If so, then ruling party would have to explain how comes that attacks against Chisinau Mayor, also leader of the Moldova Noastra Alliance, and suspension of broadcasting licences to municipal media outlets (Euro TV, and Antenna C radio station) were synchronised. In the experts’ eyes of Council of Europe, OSCE and other international media organisations the latter is way too much for bringing the stations’ activities in line with the newly passed legislation on municipal media. The same thing holds true in the case of harassing “Timpul” and “Moldovaskie Vedomosti” newspapers, sanctioned for alleged offences prior to a court ruling being issued and bullied with exorbitant fines. The thing is that, state media affiliated to the Communist Party has launched a campaign to lobby a referendum on ousting the incumbent mayor Serafim Urechean. The campaign is very much in line with the instructions given by President Voronin to his fellow party members during the Communist Party Plenary of last summer, when Moldova Noastra Alliance was declared the party’s main political foe, with whom the party had to settle scores. In case the referendum on ousting the incumbent mayor really takes place, the said media outlets not affiliated with Communist Party could shed a different light on the event, that’s why it is being “neutralised” now.
Having said that, one may get the impression that the President, commander in chief of the military, General Voronin has simultaneously opened all the possible and impossible fronts on the political battlefield. As a strategist, he would have engaged in the battle only if sure of the victory on all the fronts. He should have assessed the terms of his victory, especially given a pre-election year, as well as the backlashes that have already emerged.
The latest scandals might affect the pre-election situation in the Republic of Moldova.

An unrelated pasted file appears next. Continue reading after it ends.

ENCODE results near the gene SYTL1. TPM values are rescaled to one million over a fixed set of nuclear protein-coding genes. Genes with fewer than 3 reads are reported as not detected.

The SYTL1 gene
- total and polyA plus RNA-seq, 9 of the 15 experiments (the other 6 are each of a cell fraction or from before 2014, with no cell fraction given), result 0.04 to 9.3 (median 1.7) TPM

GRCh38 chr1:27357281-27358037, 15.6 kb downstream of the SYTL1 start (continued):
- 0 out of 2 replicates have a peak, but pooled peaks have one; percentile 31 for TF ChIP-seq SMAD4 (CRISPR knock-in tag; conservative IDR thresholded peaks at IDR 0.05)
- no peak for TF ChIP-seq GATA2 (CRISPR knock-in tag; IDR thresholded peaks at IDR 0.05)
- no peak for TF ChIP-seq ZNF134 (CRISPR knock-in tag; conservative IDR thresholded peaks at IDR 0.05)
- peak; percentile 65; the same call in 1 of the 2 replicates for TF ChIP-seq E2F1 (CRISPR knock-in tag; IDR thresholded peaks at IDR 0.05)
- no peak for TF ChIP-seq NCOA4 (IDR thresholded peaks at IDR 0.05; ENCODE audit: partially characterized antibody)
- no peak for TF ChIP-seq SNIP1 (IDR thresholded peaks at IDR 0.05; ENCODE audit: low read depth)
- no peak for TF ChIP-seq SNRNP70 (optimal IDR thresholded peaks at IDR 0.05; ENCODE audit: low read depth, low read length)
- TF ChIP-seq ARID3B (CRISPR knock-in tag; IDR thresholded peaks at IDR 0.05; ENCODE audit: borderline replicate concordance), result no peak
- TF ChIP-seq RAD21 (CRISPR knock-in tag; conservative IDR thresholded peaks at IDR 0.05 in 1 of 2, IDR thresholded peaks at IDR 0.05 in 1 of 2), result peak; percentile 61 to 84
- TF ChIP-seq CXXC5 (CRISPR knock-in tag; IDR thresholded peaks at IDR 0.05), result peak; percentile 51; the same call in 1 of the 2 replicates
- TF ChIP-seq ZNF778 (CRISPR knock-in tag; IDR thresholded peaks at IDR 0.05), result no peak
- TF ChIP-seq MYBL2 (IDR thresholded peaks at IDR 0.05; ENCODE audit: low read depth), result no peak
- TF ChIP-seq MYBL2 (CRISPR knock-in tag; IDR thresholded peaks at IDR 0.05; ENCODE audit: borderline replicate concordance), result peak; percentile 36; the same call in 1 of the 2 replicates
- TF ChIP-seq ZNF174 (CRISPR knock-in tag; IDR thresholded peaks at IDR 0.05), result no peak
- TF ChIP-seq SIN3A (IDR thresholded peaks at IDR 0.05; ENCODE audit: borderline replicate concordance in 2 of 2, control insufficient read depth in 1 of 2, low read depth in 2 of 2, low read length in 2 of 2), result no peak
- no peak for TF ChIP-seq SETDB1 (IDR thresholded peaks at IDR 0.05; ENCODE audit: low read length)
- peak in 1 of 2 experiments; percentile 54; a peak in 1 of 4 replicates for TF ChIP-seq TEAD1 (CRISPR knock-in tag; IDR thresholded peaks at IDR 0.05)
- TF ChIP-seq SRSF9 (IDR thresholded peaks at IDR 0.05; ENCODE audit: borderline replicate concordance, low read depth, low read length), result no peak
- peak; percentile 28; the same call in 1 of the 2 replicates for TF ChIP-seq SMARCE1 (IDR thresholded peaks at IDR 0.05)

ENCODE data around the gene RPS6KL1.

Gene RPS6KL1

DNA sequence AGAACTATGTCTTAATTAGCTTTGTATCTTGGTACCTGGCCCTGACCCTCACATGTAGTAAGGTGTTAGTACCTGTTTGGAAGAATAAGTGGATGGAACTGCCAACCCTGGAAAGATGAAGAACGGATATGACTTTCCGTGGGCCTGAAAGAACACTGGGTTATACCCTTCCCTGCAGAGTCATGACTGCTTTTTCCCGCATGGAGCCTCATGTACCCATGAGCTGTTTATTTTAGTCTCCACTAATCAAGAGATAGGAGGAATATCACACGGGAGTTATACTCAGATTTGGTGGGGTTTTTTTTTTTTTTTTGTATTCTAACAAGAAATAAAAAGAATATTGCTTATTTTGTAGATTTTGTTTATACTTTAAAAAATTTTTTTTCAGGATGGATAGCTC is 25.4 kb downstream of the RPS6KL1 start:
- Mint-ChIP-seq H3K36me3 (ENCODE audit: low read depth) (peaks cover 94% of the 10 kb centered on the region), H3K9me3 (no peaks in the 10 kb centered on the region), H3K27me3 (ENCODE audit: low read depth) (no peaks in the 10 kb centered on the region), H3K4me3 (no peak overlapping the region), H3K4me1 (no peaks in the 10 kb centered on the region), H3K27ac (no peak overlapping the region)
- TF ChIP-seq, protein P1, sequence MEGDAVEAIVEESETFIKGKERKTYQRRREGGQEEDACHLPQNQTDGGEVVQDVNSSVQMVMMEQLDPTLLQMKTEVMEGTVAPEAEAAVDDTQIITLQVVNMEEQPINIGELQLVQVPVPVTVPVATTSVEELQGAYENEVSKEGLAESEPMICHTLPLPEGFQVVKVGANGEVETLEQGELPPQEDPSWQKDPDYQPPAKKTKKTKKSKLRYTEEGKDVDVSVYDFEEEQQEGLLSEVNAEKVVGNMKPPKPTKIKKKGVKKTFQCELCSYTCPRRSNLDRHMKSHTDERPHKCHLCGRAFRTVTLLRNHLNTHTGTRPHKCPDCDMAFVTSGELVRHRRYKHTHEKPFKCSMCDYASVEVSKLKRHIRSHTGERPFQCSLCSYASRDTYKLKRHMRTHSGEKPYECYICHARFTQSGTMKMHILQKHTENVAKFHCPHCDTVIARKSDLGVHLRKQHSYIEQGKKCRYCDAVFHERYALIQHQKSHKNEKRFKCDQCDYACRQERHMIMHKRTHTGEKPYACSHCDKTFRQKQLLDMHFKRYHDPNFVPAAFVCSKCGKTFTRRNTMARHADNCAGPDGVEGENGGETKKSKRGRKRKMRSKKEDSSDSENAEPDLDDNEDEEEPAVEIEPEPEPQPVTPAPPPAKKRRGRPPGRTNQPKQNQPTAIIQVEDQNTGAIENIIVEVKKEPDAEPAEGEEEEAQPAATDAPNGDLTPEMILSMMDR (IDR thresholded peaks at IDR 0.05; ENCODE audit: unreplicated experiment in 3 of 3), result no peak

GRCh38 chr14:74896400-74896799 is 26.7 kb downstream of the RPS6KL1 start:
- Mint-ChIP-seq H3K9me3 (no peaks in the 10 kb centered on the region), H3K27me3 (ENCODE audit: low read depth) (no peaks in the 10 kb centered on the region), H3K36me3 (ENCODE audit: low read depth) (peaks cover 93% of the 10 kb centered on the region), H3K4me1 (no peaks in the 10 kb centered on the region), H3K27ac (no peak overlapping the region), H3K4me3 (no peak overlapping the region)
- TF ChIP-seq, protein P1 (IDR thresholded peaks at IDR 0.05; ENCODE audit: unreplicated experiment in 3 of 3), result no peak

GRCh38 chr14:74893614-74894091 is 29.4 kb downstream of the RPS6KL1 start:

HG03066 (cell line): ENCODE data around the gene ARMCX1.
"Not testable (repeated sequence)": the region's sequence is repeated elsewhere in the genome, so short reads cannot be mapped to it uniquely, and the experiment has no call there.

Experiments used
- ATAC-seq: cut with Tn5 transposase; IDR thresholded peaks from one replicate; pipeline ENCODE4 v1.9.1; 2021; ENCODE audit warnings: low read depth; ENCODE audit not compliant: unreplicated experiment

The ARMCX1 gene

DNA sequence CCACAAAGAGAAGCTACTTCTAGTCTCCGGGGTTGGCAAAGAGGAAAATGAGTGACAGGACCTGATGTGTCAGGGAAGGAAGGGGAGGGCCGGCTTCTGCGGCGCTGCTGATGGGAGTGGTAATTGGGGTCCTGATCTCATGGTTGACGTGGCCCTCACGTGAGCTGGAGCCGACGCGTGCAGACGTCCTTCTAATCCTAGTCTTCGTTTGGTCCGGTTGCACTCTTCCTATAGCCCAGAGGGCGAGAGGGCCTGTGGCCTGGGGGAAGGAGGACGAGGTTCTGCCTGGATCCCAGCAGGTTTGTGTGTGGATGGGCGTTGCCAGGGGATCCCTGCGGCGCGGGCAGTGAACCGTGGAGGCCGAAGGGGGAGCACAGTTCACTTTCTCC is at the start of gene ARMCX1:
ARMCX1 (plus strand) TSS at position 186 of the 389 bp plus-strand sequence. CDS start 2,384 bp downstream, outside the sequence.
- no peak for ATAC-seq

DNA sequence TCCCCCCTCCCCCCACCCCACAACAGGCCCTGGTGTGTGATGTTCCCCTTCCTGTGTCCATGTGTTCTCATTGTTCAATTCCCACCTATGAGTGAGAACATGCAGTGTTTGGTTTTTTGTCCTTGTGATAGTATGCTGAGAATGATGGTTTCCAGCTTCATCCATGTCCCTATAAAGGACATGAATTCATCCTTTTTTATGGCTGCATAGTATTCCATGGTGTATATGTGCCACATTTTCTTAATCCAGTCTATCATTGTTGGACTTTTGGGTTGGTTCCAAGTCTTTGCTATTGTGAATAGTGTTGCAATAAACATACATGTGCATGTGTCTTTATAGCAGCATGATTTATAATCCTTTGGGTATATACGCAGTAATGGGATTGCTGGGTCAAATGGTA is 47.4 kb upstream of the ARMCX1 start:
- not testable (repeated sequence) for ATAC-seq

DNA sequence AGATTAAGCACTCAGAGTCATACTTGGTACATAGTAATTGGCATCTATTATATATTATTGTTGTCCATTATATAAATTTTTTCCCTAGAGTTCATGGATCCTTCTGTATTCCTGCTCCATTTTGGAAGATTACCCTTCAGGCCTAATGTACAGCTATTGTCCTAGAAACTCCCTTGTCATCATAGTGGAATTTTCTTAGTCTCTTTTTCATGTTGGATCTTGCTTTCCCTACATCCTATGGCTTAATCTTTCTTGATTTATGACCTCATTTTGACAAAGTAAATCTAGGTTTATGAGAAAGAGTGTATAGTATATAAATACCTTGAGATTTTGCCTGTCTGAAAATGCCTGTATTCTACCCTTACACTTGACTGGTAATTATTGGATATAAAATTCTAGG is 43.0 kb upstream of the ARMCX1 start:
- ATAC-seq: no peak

Therefore, albeit Romanian and Russian officials alike keep talking of their intentions to keep “privileged” and “strategic partnership” relations with the Republic of Moldova, it is all-too-clear that they would be possible only when a new governing is in place. Domestic analysts expect that both Romanian and Russian elite would want to shape the electoral landscape of Moldova. And this firstly, because great many Moldovan citizens (hundred of thousands) hold also either Romanian or Russian citizenship. Secondly, both Romanian and Russian politicians may want to take President Voronin’s example when during the 2002 parliamentary elections in Ukraine he publicly stated that he supported the Communist Party in the run-up. If so, then President Voronin would have nothing to reproach to his Romanian and Russian counterparts. For instance, Romanian politicians may want to reconsider their stance on the visa requirements for Moldovan citizens, depending on election outcomes. This alone might be a strong incentive for young voters to cast their ballot. Russians may take a similar approach, however this time in as far as debts for gas supply are concerned etc. Belarus is a quite vivid illustration to this end. This would directly affect Communist electorate. Therefore, it would be plainly clear to Moldovan authorities why bilateral relations with Romania should be “privileged”, whereas those with Russia “strategic”. Moreover, it would be plainly clear to them why for a country as poor and disoriented as Moldova is, inadequate foreign policy might have disastrous effects